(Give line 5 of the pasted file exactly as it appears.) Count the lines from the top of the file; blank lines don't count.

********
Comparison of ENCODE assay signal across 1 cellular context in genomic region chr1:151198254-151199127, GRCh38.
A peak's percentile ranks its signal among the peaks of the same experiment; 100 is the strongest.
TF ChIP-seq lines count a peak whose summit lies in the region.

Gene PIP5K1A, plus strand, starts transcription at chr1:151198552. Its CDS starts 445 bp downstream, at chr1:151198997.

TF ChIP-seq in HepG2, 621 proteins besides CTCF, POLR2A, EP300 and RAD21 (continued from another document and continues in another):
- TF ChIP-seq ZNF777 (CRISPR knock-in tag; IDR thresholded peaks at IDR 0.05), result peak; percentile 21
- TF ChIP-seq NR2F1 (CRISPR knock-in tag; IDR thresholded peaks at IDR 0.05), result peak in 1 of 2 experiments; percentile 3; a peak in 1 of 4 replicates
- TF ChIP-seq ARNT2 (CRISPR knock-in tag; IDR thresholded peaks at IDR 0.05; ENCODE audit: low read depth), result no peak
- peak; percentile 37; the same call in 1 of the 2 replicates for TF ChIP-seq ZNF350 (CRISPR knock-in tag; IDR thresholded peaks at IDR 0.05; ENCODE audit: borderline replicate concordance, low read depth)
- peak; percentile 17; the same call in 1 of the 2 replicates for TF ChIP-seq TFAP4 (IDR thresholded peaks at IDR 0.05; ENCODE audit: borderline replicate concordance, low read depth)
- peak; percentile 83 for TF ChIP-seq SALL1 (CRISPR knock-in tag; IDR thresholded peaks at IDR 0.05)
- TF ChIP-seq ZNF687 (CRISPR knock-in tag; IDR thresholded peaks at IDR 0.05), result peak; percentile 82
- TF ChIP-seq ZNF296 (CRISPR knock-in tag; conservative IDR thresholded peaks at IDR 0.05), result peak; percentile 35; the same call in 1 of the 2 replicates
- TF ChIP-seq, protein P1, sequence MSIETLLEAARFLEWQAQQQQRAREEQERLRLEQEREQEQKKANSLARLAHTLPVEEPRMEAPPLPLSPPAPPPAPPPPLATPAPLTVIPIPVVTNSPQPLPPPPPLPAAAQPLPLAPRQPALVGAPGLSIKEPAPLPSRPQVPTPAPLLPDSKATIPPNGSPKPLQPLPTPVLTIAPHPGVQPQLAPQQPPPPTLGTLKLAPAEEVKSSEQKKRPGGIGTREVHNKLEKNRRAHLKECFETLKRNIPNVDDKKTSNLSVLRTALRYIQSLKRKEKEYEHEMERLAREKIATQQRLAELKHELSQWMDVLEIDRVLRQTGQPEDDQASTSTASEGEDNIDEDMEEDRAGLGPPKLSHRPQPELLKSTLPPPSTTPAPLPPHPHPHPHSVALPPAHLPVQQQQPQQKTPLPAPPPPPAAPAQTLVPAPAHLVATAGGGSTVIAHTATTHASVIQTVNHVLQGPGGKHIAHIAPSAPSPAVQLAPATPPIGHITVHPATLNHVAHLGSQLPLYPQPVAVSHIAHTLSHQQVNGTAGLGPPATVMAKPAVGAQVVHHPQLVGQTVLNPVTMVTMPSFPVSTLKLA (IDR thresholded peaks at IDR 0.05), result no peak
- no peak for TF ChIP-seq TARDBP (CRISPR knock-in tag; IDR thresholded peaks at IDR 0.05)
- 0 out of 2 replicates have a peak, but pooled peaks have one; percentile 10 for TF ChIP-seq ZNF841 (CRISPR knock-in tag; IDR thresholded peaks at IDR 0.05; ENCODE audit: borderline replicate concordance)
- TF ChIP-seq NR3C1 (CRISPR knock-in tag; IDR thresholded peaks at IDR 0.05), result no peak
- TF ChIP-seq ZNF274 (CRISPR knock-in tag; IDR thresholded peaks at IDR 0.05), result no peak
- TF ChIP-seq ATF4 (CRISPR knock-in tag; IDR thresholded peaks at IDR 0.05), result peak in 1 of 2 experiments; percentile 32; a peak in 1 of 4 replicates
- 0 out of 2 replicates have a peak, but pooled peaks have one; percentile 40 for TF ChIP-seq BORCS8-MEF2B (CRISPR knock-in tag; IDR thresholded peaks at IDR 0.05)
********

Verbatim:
TF ChIP-seq in HepG2, 621 proteins besides CTCF, POLR2A, EP300 and RAD21 (continued from another document and continues in another):